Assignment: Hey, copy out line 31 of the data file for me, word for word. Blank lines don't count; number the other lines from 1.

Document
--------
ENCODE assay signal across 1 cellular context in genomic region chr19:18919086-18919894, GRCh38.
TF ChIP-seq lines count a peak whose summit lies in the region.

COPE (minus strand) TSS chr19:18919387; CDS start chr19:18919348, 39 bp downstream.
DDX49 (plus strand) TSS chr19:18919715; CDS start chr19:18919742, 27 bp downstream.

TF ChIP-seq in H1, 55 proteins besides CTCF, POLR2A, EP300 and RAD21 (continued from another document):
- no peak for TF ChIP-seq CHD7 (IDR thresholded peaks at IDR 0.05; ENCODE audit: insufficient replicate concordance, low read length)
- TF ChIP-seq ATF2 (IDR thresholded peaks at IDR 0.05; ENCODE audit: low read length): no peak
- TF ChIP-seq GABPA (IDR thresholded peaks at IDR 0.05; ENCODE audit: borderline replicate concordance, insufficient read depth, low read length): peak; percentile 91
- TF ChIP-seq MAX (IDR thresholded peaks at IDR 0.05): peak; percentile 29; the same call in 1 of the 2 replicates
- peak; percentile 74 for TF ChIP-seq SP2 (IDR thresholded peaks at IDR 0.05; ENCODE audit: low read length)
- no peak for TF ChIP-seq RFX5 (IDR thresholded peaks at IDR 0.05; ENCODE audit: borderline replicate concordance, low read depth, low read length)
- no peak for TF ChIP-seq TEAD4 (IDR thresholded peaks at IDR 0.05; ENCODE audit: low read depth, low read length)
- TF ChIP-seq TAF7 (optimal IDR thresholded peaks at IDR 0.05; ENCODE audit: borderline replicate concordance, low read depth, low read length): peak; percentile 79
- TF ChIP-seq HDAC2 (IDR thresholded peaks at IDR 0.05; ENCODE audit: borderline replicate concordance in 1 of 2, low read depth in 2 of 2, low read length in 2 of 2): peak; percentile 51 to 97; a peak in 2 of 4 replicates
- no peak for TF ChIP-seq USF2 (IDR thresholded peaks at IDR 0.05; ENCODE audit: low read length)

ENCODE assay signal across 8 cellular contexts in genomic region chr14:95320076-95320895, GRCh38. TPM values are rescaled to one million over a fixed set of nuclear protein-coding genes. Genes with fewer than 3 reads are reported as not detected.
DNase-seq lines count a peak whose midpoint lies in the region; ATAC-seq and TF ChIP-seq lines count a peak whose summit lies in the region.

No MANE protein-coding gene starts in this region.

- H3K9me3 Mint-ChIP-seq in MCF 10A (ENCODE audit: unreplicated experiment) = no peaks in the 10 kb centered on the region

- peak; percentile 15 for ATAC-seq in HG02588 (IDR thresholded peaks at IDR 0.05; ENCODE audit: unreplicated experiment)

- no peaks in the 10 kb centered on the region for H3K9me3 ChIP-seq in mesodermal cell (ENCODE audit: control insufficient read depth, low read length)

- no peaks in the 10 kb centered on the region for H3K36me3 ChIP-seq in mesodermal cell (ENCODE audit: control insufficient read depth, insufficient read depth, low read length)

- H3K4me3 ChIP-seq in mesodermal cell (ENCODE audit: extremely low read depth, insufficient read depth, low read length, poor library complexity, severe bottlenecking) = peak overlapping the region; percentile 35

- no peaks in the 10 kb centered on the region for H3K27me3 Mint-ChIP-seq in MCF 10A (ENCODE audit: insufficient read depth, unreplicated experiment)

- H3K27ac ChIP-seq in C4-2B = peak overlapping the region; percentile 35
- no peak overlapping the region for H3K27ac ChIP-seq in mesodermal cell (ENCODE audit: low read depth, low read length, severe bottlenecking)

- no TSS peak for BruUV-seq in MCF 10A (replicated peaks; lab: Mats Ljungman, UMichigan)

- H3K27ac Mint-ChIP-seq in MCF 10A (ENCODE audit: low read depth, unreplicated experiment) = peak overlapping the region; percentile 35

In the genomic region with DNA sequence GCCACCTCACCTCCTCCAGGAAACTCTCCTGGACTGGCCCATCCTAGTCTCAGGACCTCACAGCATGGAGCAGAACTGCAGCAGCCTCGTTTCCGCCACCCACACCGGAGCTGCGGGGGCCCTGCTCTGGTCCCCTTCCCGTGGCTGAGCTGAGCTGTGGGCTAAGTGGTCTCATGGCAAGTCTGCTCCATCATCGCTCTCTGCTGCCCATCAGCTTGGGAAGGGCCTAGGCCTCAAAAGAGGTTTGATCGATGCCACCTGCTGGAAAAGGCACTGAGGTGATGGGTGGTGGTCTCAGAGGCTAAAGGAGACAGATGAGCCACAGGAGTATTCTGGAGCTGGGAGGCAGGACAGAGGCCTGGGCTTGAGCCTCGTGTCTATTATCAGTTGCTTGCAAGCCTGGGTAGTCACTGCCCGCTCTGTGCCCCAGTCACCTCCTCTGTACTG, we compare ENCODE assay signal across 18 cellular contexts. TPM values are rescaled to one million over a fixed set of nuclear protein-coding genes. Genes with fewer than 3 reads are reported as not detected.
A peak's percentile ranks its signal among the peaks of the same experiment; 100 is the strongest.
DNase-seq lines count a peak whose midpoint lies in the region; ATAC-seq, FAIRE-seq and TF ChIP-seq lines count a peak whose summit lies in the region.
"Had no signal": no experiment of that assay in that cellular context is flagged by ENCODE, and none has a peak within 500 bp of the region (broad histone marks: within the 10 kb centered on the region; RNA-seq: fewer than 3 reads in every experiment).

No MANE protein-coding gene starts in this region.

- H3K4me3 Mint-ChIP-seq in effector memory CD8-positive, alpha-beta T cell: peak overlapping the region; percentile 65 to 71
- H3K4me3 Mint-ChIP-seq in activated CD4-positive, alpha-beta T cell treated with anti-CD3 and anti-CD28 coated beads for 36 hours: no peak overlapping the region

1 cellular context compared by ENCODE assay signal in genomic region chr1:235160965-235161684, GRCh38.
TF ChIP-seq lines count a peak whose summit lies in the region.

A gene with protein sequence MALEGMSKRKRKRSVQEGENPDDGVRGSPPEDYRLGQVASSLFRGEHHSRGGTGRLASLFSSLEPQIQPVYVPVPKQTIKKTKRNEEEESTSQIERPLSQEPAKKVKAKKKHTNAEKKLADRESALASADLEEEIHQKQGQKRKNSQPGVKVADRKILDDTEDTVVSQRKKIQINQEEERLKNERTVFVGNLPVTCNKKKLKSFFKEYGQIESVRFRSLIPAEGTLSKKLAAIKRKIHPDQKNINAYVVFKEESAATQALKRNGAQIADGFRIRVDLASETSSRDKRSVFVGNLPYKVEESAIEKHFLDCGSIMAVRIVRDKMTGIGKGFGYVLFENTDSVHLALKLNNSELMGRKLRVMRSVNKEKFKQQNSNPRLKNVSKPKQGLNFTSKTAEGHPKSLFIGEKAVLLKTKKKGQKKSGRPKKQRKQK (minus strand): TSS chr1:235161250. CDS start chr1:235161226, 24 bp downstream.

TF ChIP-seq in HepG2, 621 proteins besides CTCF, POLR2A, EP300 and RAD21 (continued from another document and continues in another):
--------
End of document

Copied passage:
DNase-seq lines count a peak whose midpoint lies in the region; ATAC-seq, FAIRE-seq and TF ChIP-seq lines count a peak whose summit lies in the region.